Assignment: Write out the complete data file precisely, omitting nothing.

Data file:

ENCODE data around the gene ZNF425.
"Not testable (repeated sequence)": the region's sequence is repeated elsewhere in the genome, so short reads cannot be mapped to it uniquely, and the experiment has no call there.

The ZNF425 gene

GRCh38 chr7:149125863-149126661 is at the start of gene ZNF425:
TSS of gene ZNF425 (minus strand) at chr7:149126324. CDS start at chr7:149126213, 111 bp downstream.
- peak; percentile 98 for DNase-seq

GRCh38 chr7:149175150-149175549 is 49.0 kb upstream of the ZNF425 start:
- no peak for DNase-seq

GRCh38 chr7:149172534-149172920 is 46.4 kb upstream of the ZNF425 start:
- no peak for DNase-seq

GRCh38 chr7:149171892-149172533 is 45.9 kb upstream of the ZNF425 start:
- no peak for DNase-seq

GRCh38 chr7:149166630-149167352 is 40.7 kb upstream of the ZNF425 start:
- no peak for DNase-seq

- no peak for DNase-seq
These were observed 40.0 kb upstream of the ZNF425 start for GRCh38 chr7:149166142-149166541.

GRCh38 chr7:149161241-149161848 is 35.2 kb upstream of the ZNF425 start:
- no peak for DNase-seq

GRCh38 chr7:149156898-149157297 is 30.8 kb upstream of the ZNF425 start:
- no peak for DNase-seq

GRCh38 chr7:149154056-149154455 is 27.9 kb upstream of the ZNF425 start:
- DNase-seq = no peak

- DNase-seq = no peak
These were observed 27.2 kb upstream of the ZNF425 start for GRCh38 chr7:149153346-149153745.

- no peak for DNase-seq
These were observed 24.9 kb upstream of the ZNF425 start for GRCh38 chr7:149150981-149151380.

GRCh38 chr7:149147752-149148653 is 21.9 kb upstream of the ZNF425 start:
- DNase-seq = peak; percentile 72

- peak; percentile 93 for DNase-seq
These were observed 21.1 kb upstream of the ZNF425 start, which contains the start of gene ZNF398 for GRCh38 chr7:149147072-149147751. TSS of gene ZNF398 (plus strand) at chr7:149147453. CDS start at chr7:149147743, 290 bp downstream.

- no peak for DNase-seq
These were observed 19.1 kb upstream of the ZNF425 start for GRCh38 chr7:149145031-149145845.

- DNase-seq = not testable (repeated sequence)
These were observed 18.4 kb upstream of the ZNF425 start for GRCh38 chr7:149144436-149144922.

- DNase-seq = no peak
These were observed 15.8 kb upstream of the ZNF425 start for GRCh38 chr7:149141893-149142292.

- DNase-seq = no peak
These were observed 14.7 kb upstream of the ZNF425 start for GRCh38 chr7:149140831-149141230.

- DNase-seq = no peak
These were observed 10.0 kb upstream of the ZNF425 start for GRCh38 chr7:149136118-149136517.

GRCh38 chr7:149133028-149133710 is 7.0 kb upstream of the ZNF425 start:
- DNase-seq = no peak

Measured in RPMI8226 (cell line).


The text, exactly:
ENCODE data around the gene ZNF425.
"Not testable (repeated sequence)": the region's sequence is repeated elsewhere in the genome, so short reads cannot be mapped to it uniquely, and the experiment has no call there.

The ZNF425 gene

GRCh38 chr7:149125863-149126661 is at the start of gene ZNF425:
TSS of gene ZNF425 (minus strand) at chr7:149126324. CDS start at chr7:149126213, 111 bp downstream.
- peak; percentile 98 for DNase-seq

GRCh38 chr7:149175150-149175549 is 49.0 kb upstream of the ZNF425 start:
- no peak for DNase-seq

GRCh38 chr7:149172534-149172920 is 46.4 kb upstream of the ZNF425 start:
- no peak for DNase-seq

GRCh38 chr7:149171892-149172533 is 45.9 kb upstream of the ZNF425 start:
- no peak for DNase-seq

GRCh38 chr7:149166630-149167352 is 40.7 kb upstream of the ZNF425 start:
- no peak for DNase-seq

- no peak for DNase-seq
These were observed 40.0 kb upstream of the ZNF425 start for GRCh38 chr7:149166142-149166541.

GRCh38 chr7:149161241-149161848 is 35.2 kb upstream of the ZNF425 start:
- no peak for DNase-seq

GRCh38 chr7:149156898-149157297 is 30.8 kb upstream of the ZNF425 start:
- no peak for DNase-seq

GRCh38 chr7:149154056-149154455 is 27.9 kb upstream of the ZNF425 start:
- DNase-seq = no peak

- DNase-seq = no peak
These were observed 27.2 kb upstream of the ZNF425 start for GRCh38 chr7:149153346-149153745.

- no peak for DNase-seq
These were observed 24.9 kb upstream of the ZNF425 start for GRCh38 chr7:149150981-149151380.

GRCh38 chr7:149147752-149148653 is 21.9 kb upstream of the ZNF425 start:
- DNase-seq = peak; percentile 72

- peak; percentile 93 for DNase-seq
These were observed 21.1 kb upstream of the ZNF425 start, which contains the start of gene ZNF398 for GRCh38 chr7:149147072-149147751. TSS of gene ZNF398 (plus strand) at chr7:149147453. CDS start at chr7:149147743, 290 bp downstream.

- no peak for DNase-seq
These were observed 19.1 kb upstream of the ZNF425 start for GRCh38 chr7:149145031-149145845.

- DNase-seq = not testable (repeated sequence)
These were observed 18.4 kb upstream of the ZNF425 start for GRCh38 chr7:149144436-149144922.

- DNase-seq = no peak
These were observed 15.8 kb upstream of the ZNF425 start for GRCh38 chr7:149141893-149142292.

- DNase-seq = no peak
These were observed 14.7 kb upstream of the ZNF425 start for GRCh38 chr7:149140831-149141230.

- DNase-seq = no peak
These were observed 10.0 kb upstream of the ZNF425 start for GRCh38 chr7:149136118-149136517.

GRCh38 chr7:149133028-149133710 is 7.0 kb upstream of the ZNF425 start:
- DNase-seq = no peak

Measured in RPMI8226 (cell line).